Sununu seeks temporary funds amid budget impasse

  • Gov. Chris Sununu AP

Monitor staff
Published: 7/22/2019 5:26:01 PM

Three weeks after vetoing New Hampshire’s budget – and weeks away from a likely breakthrough – Gov. Chris Sununu is asking lawmakers for temporary funding to support the state’s developmental disability waitlist.

In a letter sent Monday to the chairwoman of the state Fiscal Committee, Rep. Mary Jane Wallner of Concord, Sununu asked that the committee approve nearly $8 million for services for those on the waitlist.

“We all share the same goal of ensuring that the State is providing services to some of our most vulnerable citizens, and this item ensures that,” the governor said in a letter.

Sununu’s request is a late item to Friday’s meeting of the Joint Fiscal Committee, the powerful body overseeing all major monetary transfers by departments.

It is unclear whether the Democratically-controlled panel will vote for it. But some used the request as an opportunity to chastise Sununu for his veto.

The money would be carved out amid an ongoing impasse that’s put state government on a three-month budget freeze. Since the governor’s veto in late June, New Hampshire agencies have been funded via a “continuing resolution,” passed by the Legislature to allow more time for negotiations on a compromise budget.

In his letter, the governor said that the money being requested reflects a shared priority. The state’s developmental disability list swelled over the past decade after deep budget cuts in 2011 and 2012.

The services are intended to help those with disabilities find and hold jobs, maintain home routines, navigate technology and receive transportation – among other aims – and are obligated by law. But the state has fallen far behind. At certain points the wait list has surpassed 200 people at once.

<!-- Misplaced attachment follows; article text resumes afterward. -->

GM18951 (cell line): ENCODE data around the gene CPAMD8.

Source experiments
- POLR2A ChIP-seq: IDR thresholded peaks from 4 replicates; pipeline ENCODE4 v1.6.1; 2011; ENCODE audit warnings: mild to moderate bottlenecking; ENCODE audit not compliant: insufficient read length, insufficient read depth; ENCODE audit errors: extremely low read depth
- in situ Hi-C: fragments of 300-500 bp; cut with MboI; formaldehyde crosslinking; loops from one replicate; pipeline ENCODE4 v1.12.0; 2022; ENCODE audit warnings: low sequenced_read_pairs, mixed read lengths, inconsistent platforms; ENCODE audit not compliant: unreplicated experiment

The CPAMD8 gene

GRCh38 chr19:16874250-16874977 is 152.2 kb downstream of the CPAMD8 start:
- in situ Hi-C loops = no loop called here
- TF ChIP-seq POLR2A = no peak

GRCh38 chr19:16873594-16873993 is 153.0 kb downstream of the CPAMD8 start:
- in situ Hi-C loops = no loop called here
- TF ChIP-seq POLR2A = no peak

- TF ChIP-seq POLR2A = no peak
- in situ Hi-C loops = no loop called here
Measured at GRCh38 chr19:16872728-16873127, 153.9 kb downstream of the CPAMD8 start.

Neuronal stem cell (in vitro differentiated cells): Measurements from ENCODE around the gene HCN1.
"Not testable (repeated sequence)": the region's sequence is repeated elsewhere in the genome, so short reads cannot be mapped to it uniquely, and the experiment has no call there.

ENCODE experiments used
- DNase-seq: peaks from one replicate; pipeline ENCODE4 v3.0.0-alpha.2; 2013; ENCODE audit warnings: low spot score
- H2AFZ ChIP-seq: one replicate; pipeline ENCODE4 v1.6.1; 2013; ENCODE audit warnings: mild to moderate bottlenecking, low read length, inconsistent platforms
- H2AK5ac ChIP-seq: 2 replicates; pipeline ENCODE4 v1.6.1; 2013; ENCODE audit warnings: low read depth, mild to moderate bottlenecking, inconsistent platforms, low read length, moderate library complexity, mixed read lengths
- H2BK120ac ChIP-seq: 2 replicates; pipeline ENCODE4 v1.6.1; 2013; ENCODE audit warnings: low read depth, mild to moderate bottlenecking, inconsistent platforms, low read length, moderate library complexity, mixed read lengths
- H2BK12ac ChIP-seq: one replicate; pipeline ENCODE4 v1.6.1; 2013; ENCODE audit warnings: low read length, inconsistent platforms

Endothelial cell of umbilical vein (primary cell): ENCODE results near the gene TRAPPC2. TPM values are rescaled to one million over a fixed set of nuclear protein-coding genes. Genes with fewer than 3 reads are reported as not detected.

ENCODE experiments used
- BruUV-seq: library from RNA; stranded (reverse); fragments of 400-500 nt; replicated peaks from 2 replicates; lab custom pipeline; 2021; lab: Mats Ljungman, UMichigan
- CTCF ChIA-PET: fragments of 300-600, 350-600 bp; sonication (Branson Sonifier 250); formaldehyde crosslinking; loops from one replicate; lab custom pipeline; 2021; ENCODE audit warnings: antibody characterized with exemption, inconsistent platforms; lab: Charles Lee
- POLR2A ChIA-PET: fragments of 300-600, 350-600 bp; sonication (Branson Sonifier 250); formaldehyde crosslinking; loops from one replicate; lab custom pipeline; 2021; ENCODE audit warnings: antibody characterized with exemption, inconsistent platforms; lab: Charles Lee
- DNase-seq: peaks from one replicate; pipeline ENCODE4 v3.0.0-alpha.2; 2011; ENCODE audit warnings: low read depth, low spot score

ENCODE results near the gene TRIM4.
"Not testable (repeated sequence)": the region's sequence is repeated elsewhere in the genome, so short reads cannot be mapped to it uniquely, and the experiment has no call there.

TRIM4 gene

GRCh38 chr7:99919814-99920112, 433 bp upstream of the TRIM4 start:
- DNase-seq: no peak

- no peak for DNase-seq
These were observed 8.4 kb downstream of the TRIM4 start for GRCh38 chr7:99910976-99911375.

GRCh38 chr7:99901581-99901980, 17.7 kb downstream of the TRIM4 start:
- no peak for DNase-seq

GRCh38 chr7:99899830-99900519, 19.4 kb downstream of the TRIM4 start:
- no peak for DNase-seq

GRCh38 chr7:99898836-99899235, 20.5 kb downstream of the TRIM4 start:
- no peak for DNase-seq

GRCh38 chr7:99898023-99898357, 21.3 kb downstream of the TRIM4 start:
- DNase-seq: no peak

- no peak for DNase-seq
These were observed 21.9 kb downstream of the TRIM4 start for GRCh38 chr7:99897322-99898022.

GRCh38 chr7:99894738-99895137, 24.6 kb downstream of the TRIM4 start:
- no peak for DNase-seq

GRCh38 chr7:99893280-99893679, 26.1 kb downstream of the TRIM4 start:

Recently has allowed the state’s Bureau of Developmental Services to drop the waitlist down to zero. But last month’s vetoed budget included another fix: allowing the funds to be non-lapsing, meaning they could carry over from budget to budget without needing immediate approval.

That proposal, a bipartisan idea, would have cleared away uncertainty facing people in the developmental disabilities program through the budget, the governor argued.

Sununu said the $8 million – which would be matched at the federal level by another $8 million – would allow BDS to move ahead regardless of the present impasse. That number represents the amount that lapsed last year and would have been included in the new budget, the governor argued.

“We should not play politics with this funding – it is funding that implements a policy change that we have all previously agreed upon,” Sununu said.

Rep. Wallner was not available to comment Monday. In a statement, Senate President Donna Soucy called fully funding the developmental disability waitlist a “top priority,” but also called the situation “a direct, predictable consequence of Governor Sununu’s budget veto.”

Monday’s $8 million request represents the second time Sununu has asked the Fiscal Committee to take special action in light of the budget impasse.

On June 14 – two weeks before vetoing the budget – Sununu requested that the Fiscal Committee pre-approve $35.2 million in federal funding to support the hub-and-spoke program to fight the opioid crisis. That move would have guaranteed the federal money with or without the budget passing.

But lawmakers in both parties rebuffed that attempt, choosing instead to approve the funding for an additional few weeks. On Friday, the committee will take a vote on whether to extend those funds through the end of September, as lawmakers continue to negotiate the budget.

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